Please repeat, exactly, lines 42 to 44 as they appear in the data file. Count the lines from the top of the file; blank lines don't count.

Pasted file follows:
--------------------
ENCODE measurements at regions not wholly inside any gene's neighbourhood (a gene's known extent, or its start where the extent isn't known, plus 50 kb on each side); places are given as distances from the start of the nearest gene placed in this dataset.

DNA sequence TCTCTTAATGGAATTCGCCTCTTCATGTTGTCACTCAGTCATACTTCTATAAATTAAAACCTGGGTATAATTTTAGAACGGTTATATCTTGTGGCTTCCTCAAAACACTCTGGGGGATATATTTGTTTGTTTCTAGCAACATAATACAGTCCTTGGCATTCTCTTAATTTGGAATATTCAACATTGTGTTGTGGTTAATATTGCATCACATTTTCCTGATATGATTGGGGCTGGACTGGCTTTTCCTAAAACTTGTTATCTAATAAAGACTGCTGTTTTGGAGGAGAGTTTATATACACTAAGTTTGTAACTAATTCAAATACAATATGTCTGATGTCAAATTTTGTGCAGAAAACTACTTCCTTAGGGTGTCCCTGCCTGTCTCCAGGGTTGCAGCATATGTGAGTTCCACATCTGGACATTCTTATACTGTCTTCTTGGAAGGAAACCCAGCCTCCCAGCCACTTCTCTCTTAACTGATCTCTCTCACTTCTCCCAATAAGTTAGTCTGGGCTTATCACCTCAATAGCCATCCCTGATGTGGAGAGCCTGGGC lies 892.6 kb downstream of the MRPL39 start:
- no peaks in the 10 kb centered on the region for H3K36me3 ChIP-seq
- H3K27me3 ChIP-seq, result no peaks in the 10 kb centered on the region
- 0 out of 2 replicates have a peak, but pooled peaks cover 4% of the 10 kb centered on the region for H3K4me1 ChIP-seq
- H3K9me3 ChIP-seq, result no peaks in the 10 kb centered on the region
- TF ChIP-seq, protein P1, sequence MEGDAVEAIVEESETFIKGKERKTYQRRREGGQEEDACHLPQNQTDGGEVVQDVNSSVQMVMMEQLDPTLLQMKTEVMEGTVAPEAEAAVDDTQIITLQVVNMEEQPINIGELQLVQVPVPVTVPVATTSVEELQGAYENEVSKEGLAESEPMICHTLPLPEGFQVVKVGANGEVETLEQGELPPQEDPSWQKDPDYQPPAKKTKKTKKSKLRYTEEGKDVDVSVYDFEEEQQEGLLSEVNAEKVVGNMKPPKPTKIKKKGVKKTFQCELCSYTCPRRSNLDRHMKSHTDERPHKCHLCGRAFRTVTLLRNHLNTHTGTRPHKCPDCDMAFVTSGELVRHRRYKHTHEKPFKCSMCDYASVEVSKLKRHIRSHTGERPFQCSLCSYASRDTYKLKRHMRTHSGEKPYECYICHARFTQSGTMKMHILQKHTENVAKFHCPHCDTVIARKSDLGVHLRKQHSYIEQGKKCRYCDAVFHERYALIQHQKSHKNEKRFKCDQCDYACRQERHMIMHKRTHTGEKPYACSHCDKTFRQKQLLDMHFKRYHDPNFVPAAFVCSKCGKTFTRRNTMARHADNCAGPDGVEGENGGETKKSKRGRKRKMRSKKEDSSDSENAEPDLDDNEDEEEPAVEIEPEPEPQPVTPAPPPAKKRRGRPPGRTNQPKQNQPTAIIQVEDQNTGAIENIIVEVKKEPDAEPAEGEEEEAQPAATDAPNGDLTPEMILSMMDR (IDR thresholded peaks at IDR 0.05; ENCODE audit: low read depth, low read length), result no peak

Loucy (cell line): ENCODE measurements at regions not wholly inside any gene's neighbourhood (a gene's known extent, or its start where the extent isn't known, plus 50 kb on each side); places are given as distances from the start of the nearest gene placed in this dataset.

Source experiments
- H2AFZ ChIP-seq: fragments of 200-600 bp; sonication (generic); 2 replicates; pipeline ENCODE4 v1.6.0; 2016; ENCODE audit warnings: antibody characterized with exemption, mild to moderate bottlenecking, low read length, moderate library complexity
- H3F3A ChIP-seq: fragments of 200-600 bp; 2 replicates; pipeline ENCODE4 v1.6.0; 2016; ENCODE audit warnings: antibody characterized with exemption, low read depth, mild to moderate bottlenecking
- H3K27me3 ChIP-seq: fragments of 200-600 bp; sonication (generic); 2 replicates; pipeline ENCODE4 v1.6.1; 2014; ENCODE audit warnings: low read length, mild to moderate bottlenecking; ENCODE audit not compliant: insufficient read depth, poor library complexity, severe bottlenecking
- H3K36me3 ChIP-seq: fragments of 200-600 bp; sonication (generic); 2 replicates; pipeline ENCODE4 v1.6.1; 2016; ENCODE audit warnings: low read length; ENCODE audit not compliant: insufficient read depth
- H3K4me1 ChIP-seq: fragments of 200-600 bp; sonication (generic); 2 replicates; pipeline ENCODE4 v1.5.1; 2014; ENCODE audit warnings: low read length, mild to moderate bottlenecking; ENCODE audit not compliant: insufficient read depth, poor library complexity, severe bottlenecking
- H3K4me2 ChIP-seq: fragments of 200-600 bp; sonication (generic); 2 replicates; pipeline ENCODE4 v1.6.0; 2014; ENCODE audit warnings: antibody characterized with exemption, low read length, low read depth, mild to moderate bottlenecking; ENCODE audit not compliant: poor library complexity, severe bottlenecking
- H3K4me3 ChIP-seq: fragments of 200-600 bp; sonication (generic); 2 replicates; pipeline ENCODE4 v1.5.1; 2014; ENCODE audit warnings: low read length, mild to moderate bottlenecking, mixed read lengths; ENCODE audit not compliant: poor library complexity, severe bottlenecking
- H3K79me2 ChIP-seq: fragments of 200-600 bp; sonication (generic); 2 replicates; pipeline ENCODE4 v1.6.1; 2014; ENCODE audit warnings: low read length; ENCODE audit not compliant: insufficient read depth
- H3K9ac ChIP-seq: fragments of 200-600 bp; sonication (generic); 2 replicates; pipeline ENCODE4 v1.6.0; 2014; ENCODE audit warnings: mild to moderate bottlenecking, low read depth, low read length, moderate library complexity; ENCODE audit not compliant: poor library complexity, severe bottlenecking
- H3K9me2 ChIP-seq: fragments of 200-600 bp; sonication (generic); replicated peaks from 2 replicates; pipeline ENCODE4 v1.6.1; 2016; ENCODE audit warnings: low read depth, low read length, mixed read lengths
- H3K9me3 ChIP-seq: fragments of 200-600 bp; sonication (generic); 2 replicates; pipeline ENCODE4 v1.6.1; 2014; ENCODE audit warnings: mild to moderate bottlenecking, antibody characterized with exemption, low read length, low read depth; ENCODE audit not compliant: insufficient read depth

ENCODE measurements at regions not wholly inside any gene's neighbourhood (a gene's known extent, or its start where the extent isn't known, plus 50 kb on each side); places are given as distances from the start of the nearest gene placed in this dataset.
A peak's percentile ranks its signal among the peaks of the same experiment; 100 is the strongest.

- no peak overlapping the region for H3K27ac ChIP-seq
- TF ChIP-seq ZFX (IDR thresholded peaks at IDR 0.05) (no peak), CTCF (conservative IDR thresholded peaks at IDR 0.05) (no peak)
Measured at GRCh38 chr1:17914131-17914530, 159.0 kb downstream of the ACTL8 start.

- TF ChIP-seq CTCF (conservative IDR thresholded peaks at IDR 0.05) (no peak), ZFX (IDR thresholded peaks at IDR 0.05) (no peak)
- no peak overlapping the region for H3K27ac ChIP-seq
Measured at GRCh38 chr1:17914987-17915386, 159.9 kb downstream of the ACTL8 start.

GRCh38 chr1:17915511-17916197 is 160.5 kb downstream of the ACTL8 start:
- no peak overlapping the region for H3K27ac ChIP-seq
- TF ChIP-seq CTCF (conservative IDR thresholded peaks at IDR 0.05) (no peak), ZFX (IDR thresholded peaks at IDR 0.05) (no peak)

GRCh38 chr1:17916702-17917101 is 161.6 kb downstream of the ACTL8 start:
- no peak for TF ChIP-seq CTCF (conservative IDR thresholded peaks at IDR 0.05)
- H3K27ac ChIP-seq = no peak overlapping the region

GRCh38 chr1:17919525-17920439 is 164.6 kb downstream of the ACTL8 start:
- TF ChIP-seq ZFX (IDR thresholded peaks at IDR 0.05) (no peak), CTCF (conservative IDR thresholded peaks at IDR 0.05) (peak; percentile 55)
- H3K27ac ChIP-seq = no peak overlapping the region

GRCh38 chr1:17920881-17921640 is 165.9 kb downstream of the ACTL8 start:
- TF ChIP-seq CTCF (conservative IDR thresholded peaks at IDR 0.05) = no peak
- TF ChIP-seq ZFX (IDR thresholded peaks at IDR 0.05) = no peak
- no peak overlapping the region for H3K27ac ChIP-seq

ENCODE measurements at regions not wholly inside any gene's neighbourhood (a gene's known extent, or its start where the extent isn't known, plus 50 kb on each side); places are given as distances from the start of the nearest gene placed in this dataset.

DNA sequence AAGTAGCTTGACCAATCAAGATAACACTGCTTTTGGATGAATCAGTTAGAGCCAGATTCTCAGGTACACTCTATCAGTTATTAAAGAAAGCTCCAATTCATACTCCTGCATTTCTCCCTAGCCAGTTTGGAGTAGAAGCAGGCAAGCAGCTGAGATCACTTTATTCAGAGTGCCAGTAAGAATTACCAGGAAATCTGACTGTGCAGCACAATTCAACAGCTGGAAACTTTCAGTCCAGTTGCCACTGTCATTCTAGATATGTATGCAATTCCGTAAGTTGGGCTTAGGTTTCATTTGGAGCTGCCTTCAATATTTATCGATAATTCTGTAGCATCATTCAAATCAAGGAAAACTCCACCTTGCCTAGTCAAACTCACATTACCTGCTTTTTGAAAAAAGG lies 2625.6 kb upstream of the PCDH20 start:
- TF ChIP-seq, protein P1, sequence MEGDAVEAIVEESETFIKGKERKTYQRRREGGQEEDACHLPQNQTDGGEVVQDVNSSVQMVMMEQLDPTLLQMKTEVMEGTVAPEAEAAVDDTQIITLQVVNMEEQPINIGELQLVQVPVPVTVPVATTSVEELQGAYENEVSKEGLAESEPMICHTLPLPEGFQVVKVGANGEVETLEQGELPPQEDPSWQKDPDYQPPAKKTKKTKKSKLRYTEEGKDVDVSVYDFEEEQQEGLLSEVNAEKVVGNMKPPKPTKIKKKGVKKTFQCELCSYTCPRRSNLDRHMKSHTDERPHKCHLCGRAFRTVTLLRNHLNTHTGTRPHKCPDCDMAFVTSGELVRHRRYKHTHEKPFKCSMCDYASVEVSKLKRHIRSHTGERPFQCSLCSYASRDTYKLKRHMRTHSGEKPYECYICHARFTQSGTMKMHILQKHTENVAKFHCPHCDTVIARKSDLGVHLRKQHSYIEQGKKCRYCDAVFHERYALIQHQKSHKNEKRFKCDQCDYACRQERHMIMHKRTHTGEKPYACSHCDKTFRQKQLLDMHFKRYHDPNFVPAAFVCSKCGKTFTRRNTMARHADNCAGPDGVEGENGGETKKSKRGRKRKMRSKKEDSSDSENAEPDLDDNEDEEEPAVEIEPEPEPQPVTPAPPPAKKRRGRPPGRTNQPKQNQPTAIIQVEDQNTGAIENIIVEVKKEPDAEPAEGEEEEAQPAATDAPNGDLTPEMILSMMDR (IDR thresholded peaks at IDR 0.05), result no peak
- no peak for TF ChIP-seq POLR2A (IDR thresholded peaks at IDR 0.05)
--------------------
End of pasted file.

ENCODE measurements at regions not wholly inside any gene's neighbourhood (a gene's known extent, or its start where the extent isn't known, plus 50 kb on each side); places are given as distances from the start of the nearest gene placed in this dataset.

DNA sequence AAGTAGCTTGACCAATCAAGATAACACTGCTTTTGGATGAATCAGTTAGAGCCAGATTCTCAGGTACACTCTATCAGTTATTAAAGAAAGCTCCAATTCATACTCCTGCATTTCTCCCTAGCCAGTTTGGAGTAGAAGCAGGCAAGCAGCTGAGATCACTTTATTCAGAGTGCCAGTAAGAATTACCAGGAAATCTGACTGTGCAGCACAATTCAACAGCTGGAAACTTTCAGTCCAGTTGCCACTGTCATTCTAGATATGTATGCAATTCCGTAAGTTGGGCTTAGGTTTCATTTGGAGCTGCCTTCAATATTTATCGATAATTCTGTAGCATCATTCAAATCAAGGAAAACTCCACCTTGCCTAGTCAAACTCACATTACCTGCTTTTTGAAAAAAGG lies 2625.6 kb upstream of the PCDH20 start:
- TF ChIP-seq, protein P1, sequence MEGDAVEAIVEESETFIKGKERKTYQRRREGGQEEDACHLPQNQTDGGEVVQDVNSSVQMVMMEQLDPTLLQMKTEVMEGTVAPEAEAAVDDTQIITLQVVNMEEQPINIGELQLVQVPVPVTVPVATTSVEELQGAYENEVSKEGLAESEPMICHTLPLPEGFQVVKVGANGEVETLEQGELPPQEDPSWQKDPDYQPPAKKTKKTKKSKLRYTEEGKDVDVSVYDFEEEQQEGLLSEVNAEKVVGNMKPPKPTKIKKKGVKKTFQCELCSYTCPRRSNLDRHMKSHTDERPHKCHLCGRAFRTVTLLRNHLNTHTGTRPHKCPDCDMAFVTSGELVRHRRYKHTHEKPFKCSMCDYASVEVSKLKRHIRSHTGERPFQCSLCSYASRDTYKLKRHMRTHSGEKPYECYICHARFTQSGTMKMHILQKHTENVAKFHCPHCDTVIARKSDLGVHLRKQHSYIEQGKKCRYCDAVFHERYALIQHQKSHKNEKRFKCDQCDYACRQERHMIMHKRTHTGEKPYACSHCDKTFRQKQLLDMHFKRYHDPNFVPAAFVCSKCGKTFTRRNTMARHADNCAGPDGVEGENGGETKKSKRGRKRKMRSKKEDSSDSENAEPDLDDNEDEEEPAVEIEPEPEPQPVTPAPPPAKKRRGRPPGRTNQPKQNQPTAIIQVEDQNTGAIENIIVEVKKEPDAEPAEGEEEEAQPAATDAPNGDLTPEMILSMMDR (IDR thresholded peaks at IDR 0.05), result no peak